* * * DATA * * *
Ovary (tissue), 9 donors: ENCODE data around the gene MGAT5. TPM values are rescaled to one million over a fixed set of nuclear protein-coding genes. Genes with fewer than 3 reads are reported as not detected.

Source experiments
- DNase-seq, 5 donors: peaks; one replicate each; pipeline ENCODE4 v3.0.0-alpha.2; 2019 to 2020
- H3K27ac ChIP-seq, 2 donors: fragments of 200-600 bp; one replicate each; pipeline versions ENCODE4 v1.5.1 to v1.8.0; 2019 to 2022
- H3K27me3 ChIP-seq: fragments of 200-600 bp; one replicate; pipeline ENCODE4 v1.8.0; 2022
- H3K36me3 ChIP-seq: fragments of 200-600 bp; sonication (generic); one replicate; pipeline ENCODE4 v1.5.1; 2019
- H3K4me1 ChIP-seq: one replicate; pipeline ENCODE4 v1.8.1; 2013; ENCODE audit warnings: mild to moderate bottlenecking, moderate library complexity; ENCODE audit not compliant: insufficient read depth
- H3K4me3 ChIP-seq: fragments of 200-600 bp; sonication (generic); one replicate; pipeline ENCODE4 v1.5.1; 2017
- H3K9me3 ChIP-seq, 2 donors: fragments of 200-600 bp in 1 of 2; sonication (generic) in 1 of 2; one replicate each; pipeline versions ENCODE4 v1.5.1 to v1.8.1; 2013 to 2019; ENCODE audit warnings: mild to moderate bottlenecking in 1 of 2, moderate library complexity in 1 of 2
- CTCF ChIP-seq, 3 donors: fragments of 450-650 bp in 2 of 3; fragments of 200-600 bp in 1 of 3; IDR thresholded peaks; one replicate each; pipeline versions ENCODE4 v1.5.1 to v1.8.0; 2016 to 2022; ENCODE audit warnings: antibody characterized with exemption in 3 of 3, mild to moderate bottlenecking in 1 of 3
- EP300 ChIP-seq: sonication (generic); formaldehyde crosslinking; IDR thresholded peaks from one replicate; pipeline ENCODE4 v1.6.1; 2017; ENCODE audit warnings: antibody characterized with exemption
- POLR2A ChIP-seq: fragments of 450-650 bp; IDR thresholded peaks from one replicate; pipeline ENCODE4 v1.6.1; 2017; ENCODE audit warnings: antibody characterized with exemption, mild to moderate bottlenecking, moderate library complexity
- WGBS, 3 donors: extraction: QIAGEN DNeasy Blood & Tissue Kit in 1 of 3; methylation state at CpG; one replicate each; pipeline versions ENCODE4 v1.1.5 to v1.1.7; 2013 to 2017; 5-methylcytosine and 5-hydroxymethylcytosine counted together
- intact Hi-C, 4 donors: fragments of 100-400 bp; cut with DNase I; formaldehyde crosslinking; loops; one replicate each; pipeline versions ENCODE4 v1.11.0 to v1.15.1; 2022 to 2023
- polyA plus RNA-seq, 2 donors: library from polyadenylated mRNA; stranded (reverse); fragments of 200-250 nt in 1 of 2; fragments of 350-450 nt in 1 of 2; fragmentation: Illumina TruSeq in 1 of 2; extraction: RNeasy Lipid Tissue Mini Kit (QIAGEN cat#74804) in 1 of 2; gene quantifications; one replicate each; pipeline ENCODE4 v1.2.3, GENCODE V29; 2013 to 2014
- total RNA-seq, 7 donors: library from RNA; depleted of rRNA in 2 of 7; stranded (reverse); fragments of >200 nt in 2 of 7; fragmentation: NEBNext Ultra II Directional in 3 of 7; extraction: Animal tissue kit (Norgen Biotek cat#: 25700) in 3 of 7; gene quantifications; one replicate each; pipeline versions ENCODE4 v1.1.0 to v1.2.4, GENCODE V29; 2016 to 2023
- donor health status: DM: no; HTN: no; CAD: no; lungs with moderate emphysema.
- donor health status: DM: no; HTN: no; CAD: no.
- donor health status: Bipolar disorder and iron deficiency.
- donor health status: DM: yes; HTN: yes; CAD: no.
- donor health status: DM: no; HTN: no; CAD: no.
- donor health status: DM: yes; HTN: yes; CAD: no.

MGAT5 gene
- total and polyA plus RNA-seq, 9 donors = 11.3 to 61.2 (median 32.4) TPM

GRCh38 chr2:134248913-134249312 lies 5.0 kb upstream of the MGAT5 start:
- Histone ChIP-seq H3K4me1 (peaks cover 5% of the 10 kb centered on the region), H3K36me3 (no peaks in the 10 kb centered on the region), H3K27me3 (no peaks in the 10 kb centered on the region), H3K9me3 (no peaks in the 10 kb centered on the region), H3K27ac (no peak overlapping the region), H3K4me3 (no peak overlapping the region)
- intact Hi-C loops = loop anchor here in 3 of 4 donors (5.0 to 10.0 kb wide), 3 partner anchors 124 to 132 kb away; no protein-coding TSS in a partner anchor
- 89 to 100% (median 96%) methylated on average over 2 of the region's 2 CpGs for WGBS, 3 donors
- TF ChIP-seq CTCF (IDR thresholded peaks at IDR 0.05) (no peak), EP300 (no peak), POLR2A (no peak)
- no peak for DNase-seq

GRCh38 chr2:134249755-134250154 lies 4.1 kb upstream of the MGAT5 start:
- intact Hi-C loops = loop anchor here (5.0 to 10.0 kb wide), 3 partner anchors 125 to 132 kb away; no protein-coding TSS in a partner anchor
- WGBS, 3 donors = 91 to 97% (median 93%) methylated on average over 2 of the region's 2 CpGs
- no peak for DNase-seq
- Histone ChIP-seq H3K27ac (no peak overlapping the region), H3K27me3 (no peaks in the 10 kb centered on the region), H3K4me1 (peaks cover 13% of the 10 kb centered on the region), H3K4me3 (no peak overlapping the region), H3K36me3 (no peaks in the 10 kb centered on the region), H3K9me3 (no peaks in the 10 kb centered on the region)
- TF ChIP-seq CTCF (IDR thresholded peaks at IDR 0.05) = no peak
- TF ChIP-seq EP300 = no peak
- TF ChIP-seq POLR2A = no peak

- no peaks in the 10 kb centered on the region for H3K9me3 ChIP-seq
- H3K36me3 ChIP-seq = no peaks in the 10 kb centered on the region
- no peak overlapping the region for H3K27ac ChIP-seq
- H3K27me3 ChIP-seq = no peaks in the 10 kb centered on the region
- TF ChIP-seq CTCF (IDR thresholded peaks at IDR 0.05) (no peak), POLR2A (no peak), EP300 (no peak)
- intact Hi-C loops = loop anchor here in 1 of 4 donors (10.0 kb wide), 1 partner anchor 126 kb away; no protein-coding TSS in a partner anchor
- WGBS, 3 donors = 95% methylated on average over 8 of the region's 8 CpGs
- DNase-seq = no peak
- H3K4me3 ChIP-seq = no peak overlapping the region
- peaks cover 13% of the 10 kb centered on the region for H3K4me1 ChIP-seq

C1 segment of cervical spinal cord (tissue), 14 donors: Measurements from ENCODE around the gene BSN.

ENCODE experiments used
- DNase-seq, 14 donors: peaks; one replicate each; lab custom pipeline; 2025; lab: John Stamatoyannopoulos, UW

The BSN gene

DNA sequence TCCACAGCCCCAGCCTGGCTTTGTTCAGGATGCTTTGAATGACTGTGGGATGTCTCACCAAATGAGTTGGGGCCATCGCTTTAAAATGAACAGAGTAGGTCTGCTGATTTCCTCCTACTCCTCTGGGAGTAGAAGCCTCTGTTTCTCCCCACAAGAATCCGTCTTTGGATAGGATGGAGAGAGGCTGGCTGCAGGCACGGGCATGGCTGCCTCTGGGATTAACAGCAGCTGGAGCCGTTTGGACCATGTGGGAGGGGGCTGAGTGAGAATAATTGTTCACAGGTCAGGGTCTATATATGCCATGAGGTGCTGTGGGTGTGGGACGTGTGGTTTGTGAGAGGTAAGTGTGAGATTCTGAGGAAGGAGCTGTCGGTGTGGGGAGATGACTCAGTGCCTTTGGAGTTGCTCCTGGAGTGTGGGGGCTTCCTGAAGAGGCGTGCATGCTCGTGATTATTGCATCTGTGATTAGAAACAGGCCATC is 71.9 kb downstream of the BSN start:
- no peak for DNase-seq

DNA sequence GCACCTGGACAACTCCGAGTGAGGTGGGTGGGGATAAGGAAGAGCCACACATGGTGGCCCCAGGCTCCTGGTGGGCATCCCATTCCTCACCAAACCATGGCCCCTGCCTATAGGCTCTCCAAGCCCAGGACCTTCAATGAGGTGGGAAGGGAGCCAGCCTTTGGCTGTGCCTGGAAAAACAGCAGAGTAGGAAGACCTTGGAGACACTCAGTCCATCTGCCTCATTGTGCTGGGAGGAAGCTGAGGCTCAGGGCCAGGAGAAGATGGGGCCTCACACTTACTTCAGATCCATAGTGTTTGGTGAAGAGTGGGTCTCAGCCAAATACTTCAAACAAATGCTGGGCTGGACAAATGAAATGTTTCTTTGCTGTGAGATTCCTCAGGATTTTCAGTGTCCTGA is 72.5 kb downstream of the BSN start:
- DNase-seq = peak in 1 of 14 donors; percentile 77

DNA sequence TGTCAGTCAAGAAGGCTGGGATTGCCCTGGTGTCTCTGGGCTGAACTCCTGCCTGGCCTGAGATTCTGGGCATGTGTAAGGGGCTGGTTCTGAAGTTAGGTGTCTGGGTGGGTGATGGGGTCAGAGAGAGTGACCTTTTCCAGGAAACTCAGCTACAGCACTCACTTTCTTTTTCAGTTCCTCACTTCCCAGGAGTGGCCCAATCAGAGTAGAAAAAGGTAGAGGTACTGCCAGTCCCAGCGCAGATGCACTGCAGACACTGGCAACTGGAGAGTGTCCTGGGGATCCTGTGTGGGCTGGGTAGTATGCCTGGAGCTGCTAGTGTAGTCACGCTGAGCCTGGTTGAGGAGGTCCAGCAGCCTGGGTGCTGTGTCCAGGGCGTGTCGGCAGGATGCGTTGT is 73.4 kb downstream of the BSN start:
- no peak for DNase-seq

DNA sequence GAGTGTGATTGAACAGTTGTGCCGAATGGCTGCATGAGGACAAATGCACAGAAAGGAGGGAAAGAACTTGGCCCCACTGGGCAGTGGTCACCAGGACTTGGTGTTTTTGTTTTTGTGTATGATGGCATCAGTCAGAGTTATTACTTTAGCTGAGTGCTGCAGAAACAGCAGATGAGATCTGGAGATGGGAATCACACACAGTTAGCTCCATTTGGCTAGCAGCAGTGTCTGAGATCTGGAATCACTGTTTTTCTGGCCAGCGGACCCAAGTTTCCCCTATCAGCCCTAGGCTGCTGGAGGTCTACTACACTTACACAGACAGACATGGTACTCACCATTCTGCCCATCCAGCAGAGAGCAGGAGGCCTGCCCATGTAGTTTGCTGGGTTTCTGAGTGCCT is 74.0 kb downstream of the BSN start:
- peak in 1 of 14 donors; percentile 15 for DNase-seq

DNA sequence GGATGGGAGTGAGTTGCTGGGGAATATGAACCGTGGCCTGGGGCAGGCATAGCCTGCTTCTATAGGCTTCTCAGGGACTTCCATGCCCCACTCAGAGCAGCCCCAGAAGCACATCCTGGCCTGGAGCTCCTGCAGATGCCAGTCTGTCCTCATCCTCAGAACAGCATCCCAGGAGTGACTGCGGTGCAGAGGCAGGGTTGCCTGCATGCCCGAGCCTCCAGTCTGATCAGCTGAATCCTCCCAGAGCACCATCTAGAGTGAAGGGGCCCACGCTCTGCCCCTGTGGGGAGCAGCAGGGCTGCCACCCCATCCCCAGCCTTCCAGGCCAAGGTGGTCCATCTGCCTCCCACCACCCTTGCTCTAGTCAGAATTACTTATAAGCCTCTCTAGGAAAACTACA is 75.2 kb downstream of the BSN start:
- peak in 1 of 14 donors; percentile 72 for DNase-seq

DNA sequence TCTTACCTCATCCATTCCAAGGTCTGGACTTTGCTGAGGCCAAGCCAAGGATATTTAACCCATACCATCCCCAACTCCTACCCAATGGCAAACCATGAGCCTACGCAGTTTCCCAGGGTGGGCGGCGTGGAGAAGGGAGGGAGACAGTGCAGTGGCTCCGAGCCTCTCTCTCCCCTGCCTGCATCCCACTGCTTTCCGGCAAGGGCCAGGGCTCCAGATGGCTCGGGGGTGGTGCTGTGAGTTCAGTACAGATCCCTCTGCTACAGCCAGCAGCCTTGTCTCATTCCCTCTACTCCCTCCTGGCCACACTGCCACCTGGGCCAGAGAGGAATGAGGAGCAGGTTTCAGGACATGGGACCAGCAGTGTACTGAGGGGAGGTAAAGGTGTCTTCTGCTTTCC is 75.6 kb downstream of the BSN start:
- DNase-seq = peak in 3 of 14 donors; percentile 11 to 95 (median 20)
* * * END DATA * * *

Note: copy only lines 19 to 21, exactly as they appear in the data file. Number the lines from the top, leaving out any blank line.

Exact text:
- donor health status: Bipolar disorder and iron deficiency.
- donor health status: DM: yes; HTN: yes; CAD: no.
- donor health status: DM: no; HTN: no; CAD: no.